Particle 101: How the hell does math work?

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We’re back to demystify the world of math.

In our last math how-to article, we asked the question WTF is the math? and immersed in its philosophy and history.

If that wasn’t enough for you, if you yearn to be sitting in math class again waiting for some math magic, you’re in luck.

This time we ask how does math work? How is it built? And how did it get so complicated?

from the ground

The foundation of mathematical theory is arithmetic: addition, subtraction, multiplication and division. We’ve used it for thousands of years to calculate numbers of things – money, sheep, pebbles, bitcoins, whatever. Even some animals can do it.

Algebra is built from arithmetic, where some sadists put the alphabet in math. But it’s really just a way of doing arithmetic with unknown quantities. For example, 12 mango trees each grow x number of mangoes to give y total number of mangoes, so y mangoes = 12 times x mangoes.

Algebra leads to calculus and derivatives, which is a little trickier. In school, that’s when a lot of people decided they were “more of the artistic type.” Essentially, it’s how these unknown values ​​of algebra change relative to each other – like acceleration being a change in velocity.

We are not – I repeat – NOT about to try to teach calculus, but trigonometry, integrals and geometry are all similarly constructed. It makes sense, right? Right?!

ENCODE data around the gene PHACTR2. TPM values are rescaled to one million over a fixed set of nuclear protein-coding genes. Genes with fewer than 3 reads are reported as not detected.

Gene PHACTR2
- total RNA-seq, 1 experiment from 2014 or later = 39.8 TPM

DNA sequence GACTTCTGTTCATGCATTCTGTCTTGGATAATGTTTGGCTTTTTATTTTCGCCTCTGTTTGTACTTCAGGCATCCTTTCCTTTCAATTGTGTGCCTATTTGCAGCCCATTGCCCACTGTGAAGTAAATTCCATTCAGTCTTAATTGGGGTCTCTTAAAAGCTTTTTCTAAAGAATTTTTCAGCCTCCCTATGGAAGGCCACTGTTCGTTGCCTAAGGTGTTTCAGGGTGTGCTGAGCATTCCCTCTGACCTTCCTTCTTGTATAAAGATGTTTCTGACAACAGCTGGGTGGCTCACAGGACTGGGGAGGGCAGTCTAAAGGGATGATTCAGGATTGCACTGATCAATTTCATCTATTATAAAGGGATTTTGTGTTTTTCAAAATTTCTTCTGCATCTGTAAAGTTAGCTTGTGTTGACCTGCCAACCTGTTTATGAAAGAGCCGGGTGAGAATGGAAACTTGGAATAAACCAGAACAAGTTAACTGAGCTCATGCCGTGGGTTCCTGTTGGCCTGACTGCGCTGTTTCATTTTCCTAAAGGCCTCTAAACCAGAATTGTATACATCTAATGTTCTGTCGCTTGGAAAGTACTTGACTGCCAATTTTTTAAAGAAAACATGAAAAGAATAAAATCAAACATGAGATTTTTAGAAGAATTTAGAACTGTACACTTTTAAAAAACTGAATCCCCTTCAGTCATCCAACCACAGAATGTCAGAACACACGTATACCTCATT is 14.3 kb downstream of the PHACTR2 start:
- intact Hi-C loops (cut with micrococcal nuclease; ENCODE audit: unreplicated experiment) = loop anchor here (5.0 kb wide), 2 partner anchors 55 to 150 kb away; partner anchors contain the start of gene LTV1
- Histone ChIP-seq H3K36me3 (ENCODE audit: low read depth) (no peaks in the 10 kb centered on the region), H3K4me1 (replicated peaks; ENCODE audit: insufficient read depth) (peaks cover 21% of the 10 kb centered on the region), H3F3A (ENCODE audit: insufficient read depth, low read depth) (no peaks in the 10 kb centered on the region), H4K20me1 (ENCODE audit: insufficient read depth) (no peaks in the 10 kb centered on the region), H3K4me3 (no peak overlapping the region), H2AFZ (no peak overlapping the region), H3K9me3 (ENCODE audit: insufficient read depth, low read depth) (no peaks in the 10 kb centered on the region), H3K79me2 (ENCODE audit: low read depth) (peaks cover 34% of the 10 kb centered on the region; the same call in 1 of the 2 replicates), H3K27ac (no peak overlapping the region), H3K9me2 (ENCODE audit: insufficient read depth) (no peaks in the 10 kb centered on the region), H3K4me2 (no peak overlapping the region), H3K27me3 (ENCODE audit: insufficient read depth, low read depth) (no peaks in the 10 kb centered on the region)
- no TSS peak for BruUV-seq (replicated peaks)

PROVE IT

OK, this may not help anyone actually do math, but it gives us an idea of ​​how math works.

At a fundamental level, math takes something you know to be true and builds a new idea from it. Algebra is built from arithmetic. Calculus is built from algebra. This process continues indefinitely, creating more and more complicated mathematics.

The idea of ​​proving something to be true is a big part of math (arguably, that’s the whole point). So much so that in the early 1900s, a math textbook took 360 pages to unequivocally prove that 1+1=2. Ouch!

In mathematics, no hypothesis escapes examination, and every truth requires proof. Mathematics works by painstakingly proving the simplest truth, then endlessly devising more complicated and abstract ideas to prove it again.

In this way, mathematics uses reason to turn imagination into truth.

And as they say, the truth can be an ugly thing. It’s not everyone’s cup of tea, just like math.

This article originally appeared on Particle. Read the original article.

Maria D. Ervin